Despite its importance as a staple food throughout the tropics, the root crop cassava (it Manihot esculenta ssp. esculenta) has traditionally not been a major focus of research. One basic question about cassava that remained unresolved until recently concerns the crop’s origin. This paper describes analyses of SNPs (single nucleotide polymorphisms) and SSR (simple sequence repeat) variation as a means of tracing cassava’s evolutionary and geographical origins. Genetic diversity was examined in a sample of 20 cassava varieties that are representative of germplasm diversity within the crop, and in 212 individuals collected from wild populations of two closely related Manihot species. SNP and indel variation was examined in portions of two low copy nuclear genes, BglA and Hnl. Inferences from these genes were compared to those from previously examined loci, including the low copy nuclear gene G3pdh and 5 SSR loci. For all genes examined, SNPs and SSR alleles are shared between domesticated cassava and a specific geographical subset of wild Manihot populations, which suggests the following: (1) Cassava was likely domesticated from a single wild Manihot species, M. esculenta ssp. flabellifolia, rather than from multiple hybridizing species, as traditionally believed; and (2) the crop most likely originated in the southern Amazon basin.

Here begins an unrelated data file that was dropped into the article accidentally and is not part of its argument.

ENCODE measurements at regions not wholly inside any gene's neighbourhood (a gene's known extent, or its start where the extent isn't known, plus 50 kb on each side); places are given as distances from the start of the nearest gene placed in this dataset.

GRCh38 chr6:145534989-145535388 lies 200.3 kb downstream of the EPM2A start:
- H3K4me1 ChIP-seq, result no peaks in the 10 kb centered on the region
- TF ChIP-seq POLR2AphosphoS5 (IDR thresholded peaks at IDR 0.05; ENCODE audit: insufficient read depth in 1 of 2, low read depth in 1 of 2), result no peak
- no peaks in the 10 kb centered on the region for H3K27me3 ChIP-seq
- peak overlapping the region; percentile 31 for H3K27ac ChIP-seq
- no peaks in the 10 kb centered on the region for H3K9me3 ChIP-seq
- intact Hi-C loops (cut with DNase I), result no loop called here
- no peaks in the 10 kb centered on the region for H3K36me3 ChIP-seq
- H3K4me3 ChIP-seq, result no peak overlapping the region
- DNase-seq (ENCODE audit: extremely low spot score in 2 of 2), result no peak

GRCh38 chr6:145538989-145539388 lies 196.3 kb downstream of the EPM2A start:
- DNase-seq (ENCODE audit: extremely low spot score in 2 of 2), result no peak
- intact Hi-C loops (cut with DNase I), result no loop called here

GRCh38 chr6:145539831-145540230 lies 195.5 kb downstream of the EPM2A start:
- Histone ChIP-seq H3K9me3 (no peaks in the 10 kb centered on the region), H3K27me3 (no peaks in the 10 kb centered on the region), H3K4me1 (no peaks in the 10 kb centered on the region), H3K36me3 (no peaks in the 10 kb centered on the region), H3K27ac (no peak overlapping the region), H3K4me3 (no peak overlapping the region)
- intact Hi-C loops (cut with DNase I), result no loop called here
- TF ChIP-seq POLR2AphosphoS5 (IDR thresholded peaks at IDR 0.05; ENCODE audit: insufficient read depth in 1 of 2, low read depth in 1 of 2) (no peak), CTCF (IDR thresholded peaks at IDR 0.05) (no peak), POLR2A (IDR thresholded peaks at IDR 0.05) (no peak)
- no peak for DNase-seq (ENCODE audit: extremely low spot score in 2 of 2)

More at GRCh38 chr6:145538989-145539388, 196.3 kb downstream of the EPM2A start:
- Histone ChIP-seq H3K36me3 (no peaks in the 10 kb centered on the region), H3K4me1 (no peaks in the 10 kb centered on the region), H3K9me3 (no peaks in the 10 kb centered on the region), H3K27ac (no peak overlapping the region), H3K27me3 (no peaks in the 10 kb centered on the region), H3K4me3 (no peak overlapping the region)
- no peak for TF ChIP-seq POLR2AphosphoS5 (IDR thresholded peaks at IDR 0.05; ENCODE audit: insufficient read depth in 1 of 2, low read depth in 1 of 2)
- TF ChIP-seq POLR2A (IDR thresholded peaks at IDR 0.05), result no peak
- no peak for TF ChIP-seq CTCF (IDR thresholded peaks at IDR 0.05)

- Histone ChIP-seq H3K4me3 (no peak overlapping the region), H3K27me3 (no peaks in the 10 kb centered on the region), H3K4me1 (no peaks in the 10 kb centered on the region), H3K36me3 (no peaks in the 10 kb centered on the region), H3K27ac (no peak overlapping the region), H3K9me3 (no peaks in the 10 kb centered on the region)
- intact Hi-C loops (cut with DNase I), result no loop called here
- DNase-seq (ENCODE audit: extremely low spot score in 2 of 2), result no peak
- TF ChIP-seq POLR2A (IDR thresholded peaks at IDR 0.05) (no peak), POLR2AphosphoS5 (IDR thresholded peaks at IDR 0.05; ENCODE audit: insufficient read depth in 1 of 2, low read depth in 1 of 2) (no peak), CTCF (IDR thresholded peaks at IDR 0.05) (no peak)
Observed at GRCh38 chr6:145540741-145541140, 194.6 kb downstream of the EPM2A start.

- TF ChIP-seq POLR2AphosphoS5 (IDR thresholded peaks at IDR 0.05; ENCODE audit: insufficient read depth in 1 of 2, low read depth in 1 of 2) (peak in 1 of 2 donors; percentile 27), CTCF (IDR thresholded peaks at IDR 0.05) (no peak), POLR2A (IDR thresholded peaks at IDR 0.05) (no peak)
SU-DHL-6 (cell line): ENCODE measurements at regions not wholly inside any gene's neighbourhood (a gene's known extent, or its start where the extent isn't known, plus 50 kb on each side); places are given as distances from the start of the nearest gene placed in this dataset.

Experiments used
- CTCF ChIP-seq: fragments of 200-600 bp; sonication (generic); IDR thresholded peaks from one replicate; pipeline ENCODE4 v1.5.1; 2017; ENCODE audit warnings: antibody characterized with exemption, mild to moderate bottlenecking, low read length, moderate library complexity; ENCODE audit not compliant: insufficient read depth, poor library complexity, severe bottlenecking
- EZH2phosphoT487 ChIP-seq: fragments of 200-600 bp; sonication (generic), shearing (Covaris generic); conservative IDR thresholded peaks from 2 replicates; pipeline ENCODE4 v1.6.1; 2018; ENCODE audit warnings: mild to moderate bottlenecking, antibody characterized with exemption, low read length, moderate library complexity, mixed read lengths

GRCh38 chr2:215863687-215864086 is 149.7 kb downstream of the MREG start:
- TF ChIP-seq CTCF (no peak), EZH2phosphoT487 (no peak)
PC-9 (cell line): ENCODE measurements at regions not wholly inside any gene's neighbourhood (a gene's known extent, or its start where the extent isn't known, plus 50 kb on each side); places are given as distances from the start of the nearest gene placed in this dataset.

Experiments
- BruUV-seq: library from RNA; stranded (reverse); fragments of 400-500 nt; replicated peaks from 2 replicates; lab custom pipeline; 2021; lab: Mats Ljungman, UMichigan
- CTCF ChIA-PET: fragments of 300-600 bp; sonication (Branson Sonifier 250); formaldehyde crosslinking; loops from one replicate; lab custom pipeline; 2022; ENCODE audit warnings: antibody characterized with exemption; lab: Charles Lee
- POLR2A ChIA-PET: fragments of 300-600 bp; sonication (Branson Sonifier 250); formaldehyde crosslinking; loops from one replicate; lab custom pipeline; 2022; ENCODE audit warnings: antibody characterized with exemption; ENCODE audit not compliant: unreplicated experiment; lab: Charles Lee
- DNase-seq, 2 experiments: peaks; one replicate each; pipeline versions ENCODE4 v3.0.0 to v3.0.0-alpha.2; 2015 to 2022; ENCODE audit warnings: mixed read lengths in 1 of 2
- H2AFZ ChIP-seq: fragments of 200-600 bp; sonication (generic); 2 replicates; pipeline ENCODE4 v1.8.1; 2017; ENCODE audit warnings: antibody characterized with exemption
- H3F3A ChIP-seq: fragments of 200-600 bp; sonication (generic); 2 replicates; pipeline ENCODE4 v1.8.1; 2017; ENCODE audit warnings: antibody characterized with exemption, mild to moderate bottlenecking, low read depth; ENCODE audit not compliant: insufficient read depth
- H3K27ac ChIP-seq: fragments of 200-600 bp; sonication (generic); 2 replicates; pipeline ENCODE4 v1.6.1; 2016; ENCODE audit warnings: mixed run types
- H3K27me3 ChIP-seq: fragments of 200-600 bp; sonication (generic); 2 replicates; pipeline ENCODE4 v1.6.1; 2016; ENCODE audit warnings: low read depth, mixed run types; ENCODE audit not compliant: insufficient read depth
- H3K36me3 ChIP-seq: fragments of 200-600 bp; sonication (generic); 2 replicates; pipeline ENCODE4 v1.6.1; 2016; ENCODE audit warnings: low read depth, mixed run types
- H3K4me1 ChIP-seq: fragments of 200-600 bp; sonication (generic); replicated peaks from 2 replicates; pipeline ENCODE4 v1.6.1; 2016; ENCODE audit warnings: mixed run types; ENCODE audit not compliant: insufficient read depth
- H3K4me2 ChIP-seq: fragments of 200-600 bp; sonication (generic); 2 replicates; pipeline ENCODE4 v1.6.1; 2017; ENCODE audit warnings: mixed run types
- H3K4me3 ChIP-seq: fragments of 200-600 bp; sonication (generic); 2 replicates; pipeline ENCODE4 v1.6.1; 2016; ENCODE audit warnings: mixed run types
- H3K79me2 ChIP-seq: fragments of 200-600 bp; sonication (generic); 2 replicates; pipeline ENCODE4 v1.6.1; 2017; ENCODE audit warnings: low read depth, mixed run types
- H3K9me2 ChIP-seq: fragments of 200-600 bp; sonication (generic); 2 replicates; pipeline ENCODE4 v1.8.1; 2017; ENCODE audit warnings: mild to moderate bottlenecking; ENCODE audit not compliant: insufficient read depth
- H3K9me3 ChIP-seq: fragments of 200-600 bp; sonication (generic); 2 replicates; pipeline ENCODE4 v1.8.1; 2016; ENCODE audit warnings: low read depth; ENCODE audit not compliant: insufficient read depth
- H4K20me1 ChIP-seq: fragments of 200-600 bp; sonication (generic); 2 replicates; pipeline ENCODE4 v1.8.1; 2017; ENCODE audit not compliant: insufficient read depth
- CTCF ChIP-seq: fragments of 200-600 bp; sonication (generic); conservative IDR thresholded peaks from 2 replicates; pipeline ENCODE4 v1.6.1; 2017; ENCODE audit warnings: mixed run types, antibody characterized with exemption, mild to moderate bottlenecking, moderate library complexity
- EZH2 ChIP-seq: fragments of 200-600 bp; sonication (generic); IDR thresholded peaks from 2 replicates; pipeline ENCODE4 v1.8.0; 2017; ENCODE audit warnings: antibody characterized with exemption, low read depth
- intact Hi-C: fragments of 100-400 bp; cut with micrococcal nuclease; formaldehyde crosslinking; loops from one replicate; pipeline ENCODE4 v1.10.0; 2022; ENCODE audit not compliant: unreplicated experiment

Plant Molecular Biology – Springer Journals
Published: Apr 2, 2004
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